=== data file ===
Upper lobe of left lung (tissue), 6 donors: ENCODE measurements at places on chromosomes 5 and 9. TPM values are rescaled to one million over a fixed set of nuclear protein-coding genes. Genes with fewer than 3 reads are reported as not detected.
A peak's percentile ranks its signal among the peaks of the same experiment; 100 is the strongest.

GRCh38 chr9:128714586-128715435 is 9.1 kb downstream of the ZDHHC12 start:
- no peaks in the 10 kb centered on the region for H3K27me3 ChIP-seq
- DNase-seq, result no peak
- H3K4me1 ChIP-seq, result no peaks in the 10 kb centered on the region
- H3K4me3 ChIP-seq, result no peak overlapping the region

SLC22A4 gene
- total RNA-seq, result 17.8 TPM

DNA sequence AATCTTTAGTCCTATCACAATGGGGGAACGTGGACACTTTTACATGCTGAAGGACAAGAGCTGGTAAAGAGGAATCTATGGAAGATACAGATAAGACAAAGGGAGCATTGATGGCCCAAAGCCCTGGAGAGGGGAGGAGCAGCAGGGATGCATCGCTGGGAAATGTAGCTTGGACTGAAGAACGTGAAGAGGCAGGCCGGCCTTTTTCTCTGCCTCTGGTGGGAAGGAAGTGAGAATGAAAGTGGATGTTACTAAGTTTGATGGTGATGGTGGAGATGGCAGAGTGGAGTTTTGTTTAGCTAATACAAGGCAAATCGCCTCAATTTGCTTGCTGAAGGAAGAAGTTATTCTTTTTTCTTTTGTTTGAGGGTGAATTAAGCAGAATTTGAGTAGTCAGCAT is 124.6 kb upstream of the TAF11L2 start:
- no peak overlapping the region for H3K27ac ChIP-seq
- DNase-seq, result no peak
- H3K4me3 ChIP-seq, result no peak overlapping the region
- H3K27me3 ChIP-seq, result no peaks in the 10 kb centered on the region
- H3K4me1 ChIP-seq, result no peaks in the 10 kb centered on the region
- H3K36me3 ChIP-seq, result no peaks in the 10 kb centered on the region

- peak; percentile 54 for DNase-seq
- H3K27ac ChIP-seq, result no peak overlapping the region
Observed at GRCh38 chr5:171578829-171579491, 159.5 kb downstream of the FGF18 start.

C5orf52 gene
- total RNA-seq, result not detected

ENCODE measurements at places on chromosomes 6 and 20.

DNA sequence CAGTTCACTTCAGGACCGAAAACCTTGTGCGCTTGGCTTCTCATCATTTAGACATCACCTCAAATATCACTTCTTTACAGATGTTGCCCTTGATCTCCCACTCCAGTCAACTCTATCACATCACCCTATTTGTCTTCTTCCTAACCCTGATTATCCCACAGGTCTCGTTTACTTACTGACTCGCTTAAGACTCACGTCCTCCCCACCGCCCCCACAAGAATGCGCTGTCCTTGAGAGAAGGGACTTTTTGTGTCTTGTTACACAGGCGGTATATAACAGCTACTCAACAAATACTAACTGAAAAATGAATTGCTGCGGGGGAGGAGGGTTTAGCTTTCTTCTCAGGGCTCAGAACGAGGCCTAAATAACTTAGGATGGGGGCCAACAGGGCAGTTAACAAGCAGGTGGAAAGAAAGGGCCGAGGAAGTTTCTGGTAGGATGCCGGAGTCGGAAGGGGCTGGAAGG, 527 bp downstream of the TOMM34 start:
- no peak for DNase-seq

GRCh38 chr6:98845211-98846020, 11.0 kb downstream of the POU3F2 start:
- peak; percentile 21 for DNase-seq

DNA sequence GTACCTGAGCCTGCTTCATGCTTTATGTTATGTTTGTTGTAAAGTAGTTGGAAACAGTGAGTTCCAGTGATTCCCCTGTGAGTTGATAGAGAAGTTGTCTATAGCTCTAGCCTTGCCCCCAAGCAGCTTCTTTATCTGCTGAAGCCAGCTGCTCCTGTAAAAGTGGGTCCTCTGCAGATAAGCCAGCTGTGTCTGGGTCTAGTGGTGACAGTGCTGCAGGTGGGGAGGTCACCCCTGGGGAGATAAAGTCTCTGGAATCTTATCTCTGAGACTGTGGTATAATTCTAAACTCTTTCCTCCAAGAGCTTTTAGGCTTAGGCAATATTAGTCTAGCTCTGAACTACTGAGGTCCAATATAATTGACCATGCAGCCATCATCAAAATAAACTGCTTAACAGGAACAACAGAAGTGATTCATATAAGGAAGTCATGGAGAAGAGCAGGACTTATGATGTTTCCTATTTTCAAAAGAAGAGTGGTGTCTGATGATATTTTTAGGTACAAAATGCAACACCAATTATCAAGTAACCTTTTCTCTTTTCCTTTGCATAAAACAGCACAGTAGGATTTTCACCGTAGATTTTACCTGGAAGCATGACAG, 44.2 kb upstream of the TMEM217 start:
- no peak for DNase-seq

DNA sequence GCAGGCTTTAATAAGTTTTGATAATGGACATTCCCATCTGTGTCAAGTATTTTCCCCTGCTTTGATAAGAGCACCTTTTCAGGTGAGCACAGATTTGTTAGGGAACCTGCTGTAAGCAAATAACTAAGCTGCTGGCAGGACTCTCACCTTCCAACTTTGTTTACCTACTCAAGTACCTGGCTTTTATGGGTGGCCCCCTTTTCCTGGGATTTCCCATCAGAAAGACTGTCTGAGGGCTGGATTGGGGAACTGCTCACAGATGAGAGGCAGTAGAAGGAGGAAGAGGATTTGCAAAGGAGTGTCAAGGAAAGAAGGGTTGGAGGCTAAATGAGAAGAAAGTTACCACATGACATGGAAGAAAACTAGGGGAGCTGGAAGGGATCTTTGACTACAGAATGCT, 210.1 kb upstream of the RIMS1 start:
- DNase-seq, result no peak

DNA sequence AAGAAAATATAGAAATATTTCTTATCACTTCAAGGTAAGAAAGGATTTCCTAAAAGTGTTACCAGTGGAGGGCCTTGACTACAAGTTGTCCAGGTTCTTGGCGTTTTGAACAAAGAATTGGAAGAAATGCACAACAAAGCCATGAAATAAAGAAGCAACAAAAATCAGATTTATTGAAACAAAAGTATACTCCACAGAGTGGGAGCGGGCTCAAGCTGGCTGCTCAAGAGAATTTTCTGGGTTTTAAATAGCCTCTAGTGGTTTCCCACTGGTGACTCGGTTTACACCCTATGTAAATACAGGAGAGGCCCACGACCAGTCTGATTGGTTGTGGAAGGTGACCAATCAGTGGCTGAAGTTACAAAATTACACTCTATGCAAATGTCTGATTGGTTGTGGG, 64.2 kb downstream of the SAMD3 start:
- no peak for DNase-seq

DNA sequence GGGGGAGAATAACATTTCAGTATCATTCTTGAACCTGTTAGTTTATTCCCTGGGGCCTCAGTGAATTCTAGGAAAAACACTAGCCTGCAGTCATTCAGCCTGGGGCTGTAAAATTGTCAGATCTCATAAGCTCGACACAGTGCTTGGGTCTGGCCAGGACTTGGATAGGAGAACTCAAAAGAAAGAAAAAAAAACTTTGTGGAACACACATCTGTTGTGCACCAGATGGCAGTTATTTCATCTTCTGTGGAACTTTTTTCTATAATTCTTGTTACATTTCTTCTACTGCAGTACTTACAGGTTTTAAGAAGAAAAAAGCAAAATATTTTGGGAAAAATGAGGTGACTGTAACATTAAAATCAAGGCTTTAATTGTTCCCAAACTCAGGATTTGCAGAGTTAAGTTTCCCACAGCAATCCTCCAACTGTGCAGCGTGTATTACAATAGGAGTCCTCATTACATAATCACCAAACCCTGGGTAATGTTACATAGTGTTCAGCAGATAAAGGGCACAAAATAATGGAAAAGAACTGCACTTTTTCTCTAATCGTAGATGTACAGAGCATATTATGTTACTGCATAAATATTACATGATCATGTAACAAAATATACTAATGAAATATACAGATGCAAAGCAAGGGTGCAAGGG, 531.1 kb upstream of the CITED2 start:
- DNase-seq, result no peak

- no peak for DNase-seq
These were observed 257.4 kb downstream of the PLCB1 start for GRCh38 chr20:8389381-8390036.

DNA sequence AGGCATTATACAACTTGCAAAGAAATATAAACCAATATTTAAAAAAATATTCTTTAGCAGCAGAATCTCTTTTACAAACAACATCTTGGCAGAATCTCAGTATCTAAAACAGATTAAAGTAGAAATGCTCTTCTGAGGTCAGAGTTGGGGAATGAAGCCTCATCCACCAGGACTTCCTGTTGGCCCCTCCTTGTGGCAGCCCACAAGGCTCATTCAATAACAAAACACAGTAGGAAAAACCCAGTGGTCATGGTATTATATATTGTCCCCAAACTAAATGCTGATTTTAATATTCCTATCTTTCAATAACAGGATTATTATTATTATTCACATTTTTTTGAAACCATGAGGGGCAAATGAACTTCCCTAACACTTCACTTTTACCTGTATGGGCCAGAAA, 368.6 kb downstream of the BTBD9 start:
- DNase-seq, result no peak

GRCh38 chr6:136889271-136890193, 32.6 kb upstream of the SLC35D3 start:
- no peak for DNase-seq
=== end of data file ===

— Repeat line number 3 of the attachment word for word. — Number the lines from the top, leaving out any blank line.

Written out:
GRCh38 chr9:128714586-128715435 is 9.1 kb downstream of the ZDHHC12 start: